40 CATIE-AD: Primary Outcomes
No significant differences among groups on CGIC (P=0.22) No significant differences in time to discontinuation for any reason (P=0.52) Schneider LS et al. N Engl J Med 2006;355:

41 CATIE-AD: Summary of Results
Time to discontinuation due to lack of efficacy favored olanzapine and risperidone (P=0.002) Time to discontinuation due to adverse events or intolerability favored placebo (P=0.009) Schneider LS et al. N Engl J Med 2006;355:

42 CATIE AD: Conclusions Atypical antipsychotic drugs appear more efficacious than placebo, but… Adverse events limit overall effectiveness Use may be appropriate for patients who have no or few adverse effects, and for whom benefits can be discerned Schneider LS. Presented at Annual Meeting of the AAGP, March 2, 2007, New Orleans LA.

43 Incorporating Risk Tolerance in Making Treatment Decisions
When is the balance between expected benefits and known risks acceptable to the patient or surrogate decision-maker?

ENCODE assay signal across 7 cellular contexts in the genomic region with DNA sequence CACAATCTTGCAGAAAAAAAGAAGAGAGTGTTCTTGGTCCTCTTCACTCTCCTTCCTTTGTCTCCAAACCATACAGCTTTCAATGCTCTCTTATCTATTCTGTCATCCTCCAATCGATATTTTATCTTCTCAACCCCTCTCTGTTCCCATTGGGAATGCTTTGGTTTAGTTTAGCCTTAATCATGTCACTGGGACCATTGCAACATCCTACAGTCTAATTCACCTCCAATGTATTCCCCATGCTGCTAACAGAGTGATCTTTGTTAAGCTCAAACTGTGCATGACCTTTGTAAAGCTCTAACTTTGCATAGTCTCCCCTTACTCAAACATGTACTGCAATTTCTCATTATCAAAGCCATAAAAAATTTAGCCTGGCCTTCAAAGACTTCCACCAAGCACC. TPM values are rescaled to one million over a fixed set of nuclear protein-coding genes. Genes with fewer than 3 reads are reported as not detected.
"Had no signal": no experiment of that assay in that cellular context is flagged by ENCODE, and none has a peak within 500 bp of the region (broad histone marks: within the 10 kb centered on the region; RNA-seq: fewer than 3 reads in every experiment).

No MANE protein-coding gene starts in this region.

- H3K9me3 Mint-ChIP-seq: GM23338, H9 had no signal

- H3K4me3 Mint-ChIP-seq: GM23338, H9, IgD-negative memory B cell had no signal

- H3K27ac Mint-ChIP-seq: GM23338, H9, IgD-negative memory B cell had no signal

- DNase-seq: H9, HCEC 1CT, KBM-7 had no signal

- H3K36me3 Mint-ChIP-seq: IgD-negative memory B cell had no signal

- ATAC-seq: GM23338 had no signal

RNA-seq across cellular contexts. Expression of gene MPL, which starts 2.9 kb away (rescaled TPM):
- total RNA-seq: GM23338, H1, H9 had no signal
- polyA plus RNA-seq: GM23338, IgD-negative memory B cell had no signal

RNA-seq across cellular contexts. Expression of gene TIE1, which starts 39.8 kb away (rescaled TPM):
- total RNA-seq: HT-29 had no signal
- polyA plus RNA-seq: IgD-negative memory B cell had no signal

44 Documentation is Crucial
Inform patient or proxy of benefits and risks Discuss acceptability of treatment Document discussion, including concurrence with treatment plan

45 Summary MDS 3.0 Behavior items
Perform better than MDS 2.0 at detecting presence of target behaviors Clarify when behaviors are problems Respect resident values and preferences Behavioral symptoms in dementia may be explained by Deficits in various cognitive domains Other factors such as unmet needs, environmental irritants, drug effects, medical and psychiatric conditions

46 Summary Antipsychotic drugs may benefit selected nursing home residents, but it is advisable to: Discuss risks, including stroke and death Document that balance between expected benefits and known risks is acceptable to patient or proxy

47 Questions ???